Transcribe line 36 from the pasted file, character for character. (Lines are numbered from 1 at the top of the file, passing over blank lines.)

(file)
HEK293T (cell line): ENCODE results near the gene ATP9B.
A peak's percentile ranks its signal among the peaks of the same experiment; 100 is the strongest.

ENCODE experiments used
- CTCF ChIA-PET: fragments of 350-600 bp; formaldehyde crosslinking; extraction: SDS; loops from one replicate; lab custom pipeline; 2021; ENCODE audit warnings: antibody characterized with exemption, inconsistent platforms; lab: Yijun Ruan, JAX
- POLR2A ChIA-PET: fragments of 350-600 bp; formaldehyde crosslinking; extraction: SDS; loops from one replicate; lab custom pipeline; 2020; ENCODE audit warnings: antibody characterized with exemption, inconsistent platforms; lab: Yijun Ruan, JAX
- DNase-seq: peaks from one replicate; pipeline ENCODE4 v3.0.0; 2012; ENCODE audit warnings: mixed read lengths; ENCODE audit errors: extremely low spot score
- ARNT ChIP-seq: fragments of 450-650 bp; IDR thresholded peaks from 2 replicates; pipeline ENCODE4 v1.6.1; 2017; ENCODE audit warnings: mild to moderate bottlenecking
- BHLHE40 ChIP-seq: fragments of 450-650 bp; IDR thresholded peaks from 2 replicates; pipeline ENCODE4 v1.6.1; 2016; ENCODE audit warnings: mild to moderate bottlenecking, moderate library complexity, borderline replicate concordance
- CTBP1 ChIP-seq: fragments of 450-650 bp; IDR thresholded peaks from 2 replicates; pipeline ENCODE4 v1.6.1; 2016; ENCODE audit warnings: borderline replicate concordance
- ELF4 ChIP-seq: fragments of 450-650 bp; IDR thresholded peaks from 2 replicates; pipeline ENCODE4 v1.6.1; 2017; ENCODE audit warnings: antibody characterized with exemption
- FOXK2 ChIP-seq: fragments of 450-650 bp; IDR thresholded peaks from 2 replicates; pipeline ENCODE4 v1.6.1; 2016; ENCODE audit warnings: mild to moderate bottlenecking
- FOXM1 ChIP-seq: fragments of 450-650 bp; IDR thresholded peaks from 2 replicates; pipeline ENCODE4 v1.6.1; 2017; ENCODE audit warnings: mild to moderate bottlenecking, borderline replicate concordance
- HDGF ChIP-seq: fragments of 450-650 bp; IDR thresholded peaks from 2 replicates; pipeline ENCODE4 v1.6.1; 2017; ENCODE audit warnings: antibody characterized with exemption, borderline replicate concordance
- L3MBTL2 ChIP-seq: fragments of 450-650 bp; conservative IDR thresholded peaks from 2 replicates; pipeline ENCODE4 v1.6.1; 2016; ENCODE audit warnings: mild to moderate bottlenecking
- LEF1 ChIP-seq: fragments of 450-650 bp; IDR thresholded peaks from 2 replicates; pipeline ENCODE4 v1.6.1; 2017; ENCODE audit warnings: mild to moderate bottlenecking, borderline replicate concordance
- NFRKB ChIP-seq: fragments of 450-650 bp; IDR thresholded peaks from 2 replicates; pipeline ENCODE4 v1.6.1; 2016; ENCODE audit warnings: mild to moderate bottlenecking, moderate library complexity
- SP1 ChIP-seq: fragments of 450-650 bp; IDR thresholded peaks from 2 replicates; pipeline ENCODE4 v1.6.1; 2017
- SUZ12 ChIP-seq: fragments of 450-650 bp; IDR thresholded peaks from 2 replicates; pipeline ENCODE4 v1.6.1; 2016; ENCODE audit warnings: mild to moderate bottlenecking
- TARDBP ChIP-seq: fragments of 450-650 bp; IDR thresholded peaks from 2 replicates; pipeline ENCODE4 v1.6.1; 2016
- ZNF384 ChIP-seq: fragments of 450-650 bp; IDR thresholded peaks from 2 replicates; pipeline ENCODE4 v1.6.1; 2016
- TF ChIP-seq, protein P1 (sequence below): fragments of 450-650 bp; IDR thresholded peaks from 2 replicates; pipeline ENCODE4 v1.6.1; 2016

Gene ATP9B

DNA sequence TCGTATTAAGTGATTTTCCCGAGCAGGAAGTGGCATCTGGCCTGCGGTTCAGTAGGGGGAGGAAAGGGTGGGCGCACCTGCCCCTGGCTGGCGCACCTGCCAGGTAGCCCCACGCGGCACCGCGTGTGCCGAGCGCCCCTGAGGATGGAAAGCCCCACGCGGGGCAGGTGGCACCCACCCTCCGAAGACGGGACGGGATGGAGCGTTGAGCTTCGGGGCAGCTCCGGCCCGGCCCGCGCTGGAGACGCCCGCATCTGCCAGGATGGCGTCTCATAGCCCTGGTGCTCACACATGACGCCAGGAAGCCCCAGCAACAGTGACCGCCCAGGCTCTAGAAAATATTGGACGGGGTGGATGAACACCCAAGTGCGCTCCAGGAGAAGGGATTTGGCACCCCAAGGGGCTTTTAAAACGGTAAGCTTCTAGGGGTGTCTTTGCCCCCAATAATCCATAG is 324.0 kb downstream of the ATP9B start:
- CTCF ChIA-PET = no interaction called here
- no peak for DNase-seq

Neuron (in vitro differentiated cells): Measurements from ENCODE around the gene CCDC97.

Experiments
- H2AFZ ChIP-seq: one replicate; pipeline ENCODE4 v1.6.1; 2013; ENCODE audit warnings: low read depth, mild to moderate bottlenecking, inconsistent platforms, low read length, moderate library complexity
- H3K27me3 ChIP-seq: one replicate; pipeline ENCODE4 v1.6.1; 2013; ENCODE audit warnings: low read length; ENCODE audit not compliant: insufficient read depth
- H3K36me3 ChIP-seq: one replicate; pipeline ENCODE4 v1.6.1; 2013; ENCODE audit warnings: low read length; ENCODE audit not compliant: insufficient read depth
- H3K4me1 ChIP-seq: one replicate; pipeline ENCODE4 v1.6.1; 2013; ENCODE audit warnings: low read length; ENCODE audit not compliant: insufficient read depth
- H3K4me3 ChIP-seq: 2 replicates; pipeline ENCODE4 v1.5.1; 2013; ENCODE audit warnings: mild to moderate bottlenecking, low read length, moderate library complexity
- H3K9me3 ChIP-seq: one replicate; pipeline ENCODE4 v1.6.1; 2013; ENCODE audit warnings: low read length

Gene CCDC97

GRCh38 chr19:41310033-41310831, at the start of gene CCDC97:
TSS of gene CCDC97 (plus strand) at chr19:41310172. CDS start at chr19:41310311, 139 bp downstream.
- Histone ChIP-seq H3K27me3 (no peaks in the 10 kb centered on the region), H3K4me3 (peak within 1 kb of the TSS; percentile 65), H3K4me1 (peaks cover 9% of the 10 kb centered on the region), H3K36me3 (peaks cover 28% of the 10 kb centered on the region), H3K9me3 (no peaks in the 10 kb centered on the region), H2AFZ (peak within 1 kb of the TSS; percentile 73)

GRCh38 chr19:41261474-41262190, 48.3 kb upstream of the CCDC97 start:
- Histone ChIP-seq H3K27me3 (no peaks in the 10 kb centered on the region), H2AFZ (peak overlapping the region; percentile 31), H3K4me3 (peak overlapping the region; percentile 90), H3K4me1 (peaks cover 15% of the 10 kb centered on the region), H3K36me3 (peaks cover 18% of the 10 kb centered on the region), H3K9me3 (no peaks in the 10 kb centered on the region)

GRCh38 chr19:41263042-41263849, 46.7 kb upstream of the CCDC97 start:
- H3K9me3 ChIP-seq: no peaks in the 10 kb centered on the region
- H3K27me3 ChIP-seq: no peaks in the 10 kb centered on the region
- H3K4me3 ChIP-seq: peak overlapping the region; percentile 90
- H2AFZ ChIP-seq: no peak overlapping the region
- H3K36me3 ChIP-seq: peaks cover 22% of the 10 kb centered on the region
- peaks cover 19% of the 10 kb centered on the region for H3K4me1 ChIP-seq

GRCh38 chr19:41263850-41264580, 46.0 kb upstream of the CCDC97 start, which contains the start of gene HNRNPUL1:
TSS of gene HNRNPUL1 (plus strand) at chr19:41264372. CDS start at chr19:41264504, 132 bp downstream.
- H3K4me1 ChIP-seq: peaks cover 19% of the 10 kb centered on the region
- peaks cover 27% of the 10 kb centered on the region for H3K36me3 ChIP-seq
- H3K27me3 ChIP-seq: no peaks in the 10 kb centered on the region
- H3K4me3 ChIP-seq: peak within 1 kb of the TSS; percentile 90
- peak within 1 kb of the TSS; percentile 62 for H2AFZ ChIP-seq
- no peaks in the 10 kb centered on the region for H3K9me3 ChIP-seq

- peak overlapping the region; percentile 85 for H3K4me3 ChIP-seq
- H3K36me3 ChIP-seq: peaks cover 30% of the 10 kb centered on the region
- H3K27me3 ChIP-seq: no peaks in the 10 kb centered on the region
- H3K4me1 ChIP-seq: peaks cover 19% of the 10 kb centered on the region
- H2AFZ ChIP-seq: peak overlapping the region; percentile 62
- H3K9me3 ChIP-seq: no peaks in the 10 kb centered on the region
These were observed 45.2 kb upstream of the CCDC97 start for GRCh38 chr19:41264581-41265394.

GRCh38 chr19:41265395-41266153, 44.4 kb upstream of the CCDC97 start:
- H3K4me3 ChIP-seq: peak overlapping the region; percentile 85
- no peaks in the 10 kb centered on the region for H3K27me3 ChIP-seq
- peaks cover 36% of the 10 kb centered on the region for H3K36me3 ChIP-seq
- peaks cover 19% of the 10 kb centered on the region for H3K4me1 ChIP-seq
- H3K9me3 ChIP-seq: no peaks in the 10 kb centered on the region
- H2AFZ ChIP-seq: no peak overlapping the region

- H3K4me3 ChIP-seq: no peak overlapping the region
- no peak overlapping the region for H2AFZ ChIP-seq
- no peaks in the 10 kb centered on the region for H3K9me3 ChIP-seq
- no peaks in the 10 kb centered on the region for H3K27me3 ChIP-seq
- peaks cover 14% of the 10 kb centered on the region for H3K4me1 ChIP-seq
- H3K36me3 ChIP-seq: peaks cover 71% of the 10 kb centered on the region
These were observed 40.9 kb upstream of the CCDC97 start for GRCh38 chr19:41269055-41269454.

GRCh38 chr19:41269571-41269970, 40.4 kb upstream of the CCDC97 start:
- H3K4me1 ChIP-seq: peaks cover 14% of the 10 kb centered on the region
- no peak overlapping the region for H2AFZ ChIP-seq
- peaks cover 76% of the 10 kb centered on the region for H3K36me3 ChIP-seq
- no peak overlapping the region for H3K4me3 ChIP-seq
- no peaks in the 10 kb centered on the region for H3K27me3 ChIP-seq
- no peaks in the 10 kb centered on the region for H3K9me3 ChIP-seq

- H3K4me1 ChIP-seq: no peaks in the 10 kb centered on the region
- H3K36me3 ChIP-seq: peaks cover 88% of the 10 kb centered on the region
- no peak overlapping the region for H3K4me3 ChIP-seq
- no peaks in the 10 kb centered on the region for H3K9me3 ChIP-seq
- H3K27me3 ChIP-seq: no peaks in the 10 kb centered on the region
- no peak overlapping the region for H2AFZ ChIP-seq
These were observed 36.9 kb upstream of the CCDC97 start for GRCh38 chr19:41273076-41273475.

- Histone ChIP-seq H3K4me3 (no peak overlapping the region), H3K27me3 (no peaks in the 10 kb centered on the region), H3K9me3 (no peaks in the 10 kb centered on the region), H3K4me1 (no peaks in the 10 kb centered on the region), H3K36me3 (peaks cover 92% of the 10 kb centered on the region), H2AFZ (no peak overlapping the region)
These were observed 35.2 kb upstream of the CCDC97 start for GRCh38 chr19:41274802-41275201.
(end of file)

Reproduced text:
TSS of gene CCDC97 (plus strand) at chr19:41310172. CDS start at chr19:41310311, 139 bp downstream.